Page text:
Women's Human Rights: CEDAW in International, Regional and National Law

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Anne Hellum, Henriette Sinding Aasen
Cambridge University Press, Jul 11, 2013 - Political Science
As an instrument which addresses the circumstances which affect women's lives and enjoyment of rights in a diverse world, the CEDAW is slowly but surely making its mark on the development of international and national law. Using national case studies from South Asia, Southern Africa, Australia, Canada and Northern Europe, Women's Human Rights examines the potential and actual added value of the Convention on the Elimination of All Forms of Discrimination against Women in comparison and interaction with other equality and anti-discrimination mechanisms. The studies demonstrate how state and non-state actors have invoked, adopted or resisted the CEDAW and related instruments in different legal, political, economic and socio-cultural contexts, and how the various international, regional and national regimes have drawn inspiration and learned from each other.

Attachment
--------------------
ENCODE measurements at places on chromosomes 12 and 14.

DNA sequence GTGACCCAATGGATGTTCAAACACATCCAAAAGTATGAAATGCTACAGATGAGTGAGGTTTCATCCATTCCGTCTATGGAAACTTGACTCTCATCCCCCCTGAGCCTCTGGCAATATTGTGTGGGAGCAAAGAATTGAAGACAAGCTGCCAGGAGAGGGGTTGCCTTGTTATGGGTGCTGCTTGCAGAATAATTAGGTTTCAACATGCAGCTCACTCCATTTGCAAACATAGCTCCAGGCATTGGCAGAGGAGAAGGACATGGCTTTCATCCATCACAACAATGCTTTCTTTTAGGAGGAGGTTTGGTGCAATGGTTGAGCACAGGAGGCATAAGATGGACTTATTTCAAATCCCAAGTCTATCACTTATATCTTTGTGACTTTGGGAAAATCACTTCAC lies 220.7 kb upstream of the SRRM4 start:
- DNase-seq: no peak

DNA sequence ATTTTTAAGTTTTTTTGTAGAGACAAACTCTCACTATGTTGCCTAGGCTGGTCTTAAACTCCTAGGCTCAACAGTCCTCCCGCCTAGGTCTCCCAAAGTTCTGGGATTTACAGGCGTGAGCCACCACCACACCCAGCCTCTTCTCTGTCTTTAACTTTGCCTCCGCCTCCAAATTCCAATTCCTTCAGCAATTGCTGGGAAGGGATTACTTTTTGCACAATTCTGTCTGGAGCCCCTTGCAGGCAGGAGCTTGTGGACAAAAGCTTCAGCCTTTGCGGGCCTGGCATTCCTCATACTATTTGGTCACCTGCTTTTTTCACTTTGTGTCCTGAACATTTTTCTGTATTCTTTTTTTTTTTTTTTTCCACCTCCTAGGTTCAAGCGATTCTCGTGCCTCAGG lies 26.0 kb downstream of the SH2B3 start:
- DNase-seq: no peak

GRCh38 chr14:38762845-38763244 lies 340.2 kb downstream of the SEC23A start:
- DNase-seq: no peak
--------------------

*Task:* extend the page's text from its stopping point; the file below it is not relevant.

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Contents

Introduction
1
The Committee on the Elimination of Discrimination
27
The United Nations Working Group on the Issue
62
a holistic approach to womens equality
95
The CEDAW as a legal framework for transnational discourses
124
Pulling apart? Treatment ofpluralism in the CEDAW and
183
the United Nations Human Rights Committee and
242
homes
268
Iudicial education on the Convention on Elimination
410
domesticating
430
pursuing womens equality
454
firmly rooted in Dutch
482
The CEDAW in the UK
511
from paradoxes
531
time to reclaim
557
the CEDAW in Norwegian
588

Maternal mortality and womens right to health
292
all womens rights
358
Indias CEDAW story
385

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About the author (2013)

Anne Hellum is a Professor at the Faculty of Law, Department of Public and International Law, University of Oslo, Norway.

Henriette Sinding Aasen is a Professor at the Faculty of Law, University of Bergen, Norway.

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